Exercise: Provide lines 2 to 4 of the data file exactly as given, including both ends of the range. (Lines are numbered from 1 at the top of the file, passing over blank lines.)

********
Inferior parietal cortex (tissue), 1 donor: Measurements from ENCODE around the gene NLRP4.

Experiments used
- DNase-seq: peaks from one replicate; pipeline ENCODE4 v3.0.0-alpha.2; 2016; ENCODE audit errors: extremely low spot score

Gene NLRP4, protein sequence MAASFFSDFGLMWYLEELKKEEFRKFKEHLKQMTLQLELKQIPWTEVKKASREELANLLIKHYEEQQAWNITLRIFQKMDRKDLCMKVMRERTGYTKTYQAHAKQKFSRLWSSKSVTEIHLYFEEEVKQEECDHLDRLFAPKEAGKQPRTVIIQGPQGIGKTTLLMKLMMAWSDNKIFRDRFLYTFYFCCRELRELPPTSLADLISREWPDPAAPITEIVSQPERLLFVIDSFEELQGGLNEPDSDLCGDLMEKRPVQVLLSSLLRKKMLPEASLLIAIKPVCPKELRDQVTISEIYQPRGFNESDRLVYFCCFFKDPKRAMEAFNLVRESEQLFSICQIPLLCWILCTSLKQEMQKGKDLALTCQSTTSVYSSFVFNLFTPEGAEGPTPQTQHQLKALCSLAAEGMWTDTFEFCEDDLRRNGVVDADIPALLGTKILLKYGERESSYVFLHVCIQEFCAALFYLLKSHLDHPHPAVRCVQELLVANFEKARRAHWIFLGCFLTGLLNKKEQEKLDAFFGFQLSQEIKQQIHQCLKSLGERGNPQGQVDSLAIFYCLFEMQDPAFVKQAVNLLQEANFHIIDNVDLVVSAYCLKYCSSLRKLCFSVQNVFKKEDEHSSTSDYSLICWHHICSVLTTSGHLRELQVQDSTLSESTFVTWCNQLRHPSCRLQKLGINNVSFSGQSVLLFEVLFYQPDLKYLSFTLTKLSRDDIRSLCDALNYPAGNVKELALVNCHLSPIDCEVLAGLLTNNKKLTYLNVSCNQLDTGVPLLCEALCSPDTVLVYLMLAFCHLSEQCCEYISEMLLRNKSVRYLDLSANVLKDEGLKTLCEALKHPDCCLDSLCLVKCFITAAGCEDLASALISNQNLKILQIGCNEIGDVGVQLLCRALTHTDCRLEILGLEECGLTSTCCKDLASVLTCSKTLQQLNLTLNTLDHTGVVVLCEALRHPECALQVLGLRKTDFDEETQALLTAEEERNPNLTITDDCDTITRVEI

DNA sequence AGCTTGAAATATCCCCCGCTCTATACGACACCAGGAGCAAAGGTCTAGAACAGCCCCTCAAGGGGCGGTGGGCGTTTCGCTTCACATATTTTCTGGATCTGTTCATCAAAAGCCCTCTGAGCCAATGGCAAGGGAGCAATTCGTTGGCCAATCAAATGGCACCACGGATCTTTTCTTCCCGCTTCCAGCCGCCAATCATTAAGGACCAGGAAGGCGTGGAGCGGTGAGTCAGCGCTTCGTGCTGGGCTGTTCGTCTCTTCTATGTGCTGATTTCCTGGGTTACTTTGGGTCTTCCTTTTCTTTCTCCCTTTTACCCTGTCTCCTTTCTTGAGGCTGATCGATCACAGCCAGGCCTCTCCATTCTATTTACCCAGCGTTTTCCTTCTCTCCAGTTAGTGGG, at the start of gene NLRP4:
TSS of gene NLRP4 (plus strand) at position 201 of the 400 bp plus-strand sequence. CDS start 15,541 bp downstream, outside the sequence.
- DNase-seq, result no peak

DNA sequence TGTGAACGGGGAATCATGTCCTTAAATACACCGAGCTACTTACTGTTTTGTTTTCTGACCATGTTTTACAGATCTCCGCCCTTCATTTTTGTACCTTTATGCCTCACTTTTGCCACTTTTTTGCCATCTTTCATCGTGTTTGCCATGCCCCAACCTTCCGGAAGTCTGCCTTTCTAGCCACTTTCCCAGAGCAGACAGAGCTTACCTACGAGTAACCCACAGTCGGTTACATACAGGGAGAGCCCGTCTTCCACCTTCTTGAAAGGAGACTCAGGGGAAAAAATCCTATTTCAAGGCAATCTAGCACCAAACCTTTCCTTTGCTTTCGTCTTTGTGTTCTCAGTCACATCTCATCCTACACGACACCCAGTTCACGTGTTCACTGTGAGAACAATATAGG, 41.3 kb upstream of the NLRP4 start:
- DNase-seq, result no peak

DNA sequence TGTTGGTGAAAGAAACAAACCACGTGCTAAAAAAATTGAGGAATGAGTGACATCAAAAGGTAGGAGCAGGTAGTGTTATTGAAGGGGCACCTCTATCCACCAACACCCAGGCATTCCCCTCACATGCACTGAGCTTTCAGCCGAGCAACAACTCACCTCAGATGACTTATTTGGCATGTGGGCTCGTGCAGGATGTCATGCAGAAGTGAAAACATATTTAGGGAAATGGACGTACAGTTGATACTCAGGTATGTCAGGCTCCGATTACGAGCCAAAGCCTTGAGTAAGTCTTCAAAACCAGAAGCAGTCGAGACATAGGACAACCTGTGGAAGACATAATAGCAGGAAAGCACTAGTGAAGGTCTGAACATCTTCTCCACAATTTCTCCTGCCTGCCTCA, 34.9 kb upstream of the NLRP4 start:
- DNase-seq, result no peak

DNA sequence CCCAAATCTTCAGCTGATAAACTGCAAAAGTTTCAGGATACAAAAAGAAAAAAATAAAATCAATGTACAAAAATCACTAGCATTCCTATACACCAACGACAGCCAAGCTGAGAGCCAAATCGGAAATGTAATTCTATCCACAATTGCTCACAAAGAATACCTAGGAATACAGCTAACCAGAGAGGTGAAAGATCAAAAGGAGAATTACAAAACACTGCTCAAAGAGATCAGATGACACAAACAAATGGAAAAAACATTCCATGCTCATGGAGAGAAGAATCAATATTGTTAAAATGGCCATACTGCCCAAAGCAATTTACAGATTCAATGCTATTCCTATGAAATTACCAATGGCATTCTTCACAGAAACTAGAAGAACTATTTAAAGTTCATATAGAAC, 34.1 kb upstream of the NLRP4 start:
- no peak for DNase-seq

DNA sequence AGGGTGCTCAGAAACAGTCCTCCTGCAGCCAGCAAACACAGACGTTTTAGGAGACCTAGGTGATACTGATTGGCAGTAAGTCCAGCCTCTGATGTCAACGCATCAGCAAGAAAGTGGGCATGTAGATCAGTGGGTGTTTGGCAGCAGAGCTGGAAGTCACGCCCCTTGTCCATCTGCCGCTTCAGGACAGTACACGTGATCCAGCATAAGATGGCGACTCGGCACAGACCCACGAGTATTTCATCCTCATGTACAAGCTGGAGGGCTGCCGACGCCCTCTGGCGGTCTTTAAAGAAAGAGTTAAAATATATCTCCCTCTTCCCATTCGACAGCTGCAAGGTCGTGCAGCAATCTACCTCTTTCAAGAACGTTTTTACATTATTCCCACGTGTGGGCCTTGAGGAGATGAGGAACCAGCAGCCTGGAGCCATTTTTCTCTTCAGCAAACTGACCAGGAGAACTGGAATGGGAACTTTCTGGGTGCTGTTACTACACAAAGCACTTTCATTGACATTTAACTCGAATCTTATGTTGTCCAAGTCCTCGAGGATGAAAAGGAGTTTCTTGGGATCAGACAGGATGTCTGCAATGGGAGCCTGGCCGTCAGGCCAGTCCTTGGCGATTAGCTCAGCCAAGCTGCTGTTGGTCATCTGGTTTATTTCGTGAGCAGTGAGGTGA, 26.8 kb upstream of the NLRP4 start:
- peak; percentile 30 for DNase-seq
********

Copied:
Experiments used
- DNase-seq: peaks from one replicate; pipeline ENCODE4 v3.0.0-alpha.2; 2016; ENCODE audit errors: extremely low spot score

Gene NLRP4, protein sequence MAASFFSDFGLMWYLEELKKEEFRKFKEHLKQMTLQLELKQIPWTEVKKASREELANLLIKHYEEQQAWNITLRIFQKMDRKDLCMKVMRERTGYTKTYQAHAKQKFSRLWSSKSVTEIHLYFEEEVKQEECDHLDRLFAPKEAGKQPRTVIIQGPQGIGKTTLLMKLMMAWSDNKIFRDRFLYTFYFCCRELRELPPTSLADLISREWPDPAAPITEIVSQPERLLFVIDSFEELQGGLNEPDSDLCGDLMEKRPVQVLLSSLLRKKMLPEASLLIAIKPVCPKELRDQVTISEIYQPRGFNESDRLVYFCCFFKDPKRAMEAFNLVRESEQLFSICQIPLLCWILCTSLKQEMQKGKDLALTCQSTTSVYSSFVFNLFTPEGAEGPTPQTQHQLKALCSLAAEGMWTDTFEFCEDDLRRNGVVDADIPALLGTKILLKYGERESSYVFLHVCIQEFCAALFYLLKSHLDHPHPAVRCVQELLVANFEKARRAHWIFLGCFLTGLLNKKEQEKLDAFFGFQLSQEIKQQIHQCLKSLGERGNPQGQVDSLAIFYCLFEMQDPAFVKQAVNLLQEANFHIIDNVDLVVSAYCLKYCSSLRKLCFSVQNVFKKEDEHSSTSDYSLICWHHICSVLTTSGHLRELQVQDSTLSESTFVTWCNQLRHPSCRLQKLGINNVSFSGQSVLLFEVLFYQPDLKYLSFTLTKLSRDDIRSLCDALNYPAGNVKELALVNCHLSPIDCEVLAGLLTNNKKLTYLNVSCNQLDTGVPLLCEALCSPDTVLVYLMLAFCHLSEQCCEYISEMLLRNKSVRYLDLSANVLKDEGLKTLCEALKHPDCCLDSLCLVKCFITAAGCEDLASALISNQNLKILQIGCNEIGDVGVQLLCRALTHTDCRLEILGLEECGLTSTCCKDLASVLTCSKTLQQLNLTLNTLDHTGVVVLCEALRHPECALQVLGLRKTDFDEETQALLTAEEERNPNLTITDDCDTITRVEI